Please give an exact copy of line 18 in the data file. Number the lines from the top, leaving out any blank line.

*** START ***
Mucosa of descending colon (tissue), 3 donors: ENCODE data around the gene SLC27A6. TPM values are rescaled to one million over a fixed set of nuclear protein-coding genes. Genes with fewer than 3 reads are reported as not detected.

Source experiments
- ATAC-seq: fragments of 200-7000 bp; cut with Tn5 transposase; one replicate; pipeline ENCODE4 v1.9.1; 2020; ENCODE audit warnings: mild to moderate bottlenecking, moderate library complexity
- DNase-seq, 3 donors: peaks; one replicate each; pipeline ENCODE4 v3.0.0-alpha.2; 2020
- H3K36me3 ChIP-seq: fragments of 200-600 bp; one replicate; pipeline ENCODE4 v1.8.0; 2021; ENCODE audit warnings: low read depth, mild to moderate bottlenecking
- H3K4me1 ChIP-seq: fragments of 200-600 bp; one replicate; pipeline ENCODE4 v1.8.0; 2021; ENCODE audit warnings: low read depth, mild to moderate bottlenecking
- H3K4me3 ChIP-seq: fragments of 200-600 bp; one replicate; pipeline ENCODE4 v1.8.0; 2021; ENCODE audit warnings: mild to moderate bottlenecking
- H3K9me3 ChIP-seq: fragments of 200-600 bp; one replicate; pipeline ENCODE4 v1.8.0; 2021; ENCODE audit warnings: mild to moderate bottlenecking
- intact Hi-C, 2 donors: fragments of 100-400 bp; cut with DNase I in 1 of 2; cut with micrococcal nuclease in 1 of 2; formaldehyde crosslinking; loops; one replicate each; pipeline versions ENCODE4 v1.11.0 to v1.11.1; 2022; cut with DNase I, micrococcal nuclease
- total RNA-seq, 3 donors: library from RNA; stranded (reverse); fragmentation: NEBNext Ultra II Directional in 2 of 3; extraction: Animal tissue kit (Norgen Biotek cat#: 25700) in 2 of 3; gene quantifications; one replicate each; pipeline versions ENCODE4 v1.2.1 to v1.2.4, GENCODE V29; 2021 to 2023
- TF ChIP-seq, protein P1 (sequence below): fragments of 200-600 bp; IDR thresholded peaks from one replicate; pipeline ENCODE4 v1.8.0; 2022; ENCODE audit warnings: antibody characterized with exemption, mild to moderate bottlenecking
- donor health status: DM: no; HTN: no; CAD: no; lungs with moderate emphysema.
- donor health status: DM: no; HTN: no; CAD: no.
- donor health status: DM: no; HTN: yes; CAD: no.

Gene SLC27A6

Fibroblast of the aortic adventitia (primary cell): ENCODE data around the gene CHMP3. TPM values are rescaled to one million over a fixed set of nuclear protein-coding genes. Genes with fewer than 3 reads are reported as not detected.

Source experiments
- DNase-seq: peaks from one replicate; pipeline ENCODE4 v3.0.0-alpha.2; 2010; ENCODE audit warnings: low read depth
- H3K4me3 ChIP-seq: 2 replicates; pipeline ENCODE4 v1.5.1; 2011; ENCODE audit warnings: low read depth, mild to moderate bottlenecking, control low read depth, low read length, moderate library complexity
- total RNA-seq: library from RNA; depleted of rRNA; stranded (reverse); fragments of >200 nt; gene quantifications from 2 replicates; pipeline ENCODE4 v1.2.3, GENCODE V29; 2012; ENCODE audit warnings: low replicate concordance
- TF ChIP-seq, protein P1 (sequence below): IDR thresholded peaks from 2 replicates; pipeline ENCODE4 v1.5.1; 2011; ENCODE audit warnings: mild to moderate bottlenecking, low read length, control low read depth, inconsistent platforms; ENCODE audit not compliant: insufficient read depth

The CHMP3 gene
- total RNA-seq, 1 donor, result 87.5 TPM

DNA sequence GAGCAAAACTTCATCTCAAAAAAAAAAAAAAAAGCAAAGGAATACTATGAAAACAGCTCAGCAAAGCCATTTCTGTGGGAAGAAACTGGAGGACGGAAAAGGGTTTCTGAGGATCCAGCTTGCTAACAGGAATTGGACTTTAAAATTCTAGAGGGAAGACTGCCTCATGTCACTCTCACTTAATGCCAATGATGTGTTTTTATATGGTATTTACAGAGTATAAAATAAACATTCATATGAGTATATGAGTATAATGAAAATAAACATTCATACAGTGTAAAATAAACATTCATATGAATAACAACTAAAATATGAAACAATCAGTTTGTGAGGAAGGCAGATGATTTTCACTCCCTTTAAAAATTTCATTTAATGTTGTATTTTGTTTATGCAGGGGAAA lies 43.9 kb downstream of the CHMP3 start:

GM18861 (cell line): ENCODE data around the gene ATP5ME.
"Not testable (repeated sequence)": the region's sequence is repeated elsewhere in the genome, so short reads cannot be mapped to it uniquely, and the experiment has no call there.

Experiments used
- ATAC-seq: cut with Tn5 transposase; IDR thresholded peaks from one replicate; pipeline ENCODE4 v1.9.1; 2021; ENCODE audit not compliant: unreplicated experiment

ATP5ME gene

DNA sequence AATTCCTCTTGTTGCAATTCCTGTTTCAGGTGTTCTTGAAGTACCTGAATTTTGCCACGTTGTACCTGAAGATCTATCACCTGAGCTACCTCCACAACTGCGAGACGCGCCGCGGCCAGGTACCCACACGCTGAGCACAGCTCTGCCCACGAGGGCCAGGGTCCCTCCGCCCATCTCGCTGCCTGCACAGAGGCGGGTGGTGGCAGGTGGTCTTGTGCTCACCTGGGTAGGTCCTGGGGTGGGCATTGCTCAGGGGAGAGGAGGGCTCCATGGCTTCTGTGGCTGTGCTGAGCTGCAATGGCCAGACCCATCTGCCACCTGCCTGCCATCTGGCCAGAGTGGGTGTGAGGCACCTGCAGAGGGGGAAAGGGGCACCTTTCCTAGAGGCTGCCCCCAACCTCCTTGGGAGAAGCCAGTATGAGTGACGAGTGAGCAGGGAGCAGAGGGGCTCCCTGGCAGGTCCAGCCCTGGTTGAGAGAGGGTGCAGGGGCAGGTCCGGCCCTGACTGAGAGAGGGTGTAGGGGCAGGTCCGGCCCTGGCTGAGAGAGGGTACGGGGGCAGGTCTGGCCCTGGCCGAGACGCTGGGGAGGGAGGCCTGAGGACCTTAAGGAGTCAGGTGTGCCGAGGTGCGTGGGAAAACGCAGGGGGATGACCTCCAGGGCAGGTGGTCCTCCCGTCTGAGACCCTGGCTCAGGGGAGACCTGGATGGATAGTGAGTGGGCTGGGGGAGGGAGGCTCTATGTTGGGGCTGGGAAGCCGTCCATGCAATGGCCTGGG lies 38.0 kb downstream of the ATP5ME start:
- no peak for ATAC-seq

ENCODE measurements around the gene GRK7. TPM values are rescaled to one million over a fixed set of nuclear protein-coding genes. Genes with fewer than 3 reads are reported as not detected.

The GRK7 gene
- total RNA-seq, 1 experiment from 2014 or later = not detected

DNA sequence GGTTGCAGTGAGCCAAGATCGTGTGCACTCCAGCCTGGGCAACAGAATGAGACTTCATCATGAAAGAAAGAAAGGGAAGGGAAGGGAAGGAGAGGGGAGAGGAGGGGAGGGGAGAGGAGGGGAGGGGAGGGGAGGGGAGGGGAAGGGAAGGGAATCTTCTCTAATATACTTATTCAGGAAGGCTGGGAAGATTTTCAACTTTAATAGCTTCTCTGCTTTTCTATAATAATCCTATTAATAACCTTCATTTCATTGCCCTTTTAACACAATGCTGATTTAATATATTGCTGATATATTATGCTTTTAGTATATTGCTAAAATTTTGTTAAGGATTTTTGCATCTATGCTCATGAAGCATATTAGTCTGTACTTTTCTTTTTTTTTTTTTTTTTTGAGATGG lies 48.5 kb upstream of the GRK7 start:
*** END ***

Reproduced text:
- DNase-seq: peaks from one replicate; pipeline ENCODE4 v3.0.0-alpha.2; 2010; ENCODE audit warnings: low read depth